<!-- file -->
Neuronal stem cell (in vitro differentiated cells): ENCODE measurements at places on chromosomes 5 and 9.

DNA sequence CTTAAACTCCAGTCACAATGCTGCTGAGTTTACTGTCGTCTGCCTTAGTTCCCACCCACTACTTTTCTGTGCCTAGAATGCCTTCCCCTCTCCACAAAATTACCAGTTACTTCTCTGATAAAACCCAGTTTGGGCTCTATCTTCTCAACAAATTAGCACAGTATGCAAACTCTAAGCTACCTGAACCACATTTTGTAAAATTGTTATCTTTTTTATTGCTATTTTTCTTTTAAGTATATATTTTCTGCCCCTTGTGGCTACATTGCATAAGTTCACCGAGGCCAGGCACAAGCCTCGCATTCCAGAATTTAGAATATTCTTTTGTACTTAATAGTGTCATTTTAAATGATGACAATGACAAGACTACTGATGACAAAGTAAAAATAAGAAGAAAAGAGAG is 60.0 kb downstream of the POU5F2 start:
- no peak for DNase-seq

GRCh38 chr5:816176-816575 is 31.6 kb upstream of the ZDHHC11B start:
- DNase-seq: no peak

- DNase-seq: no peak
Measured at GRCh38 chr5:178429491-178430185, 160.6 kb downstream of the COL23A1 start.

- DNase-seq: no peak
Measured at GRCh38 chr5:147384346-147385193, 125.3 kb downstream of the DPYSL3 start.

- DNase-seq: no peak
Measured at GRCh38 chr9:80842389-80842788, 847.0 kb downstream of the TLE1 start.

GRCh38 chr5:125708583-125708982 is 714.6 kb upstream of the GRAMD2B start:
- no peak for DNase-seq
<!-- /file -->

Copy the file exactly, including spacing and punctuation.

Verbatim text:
Neuronal stem cell (in vitro differentiated cells): ENCODE measurements at places on chromosomes 5 and 9.

DNA sequence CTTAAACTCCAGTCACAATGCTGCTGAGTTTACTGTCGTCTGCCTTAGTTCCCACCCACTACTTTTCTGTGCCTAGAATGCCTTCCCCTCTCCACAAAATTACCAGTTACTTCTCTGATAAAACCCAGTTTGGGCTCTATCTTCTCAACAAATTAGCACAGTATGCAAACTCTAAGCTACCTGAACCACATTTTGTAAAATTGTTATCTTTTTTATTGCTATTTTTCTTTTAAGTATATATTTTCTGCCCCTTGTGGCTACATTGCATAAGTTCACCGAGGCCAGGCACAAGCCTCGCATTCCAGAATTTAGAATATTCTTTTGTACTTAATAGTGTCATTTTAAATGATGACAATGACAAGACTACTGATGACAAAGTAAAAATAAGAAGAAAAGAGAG is 60.0 kb downstream of the POU5F2 start:
- no peak for DNase-seq

GRCh38 chr5:816176-816575 is 31.6 kb upstream of the ZDHHC11B start:
- DNase-seq: no peak

- DNase-seq: no peak
Measured at GRCh38 chr5:178429491-178430185, 160.6 kb downstream of the COL23A1 start.

- DNase-seq: no peak
Measured at GRCh38 chr5:147384346-147385193, 125.3 kb downstream of the DPYSL3 start.

- DNase-seq: no peak
Measured at GRCh38 chr9:80842389-80842788, 847.0 kb downstream of the TLE1 start.

GRCh38 chr5:125708583-125708982 is 714.6 kb upstream of the GRAMD2B start:
- no peak for DNase-seq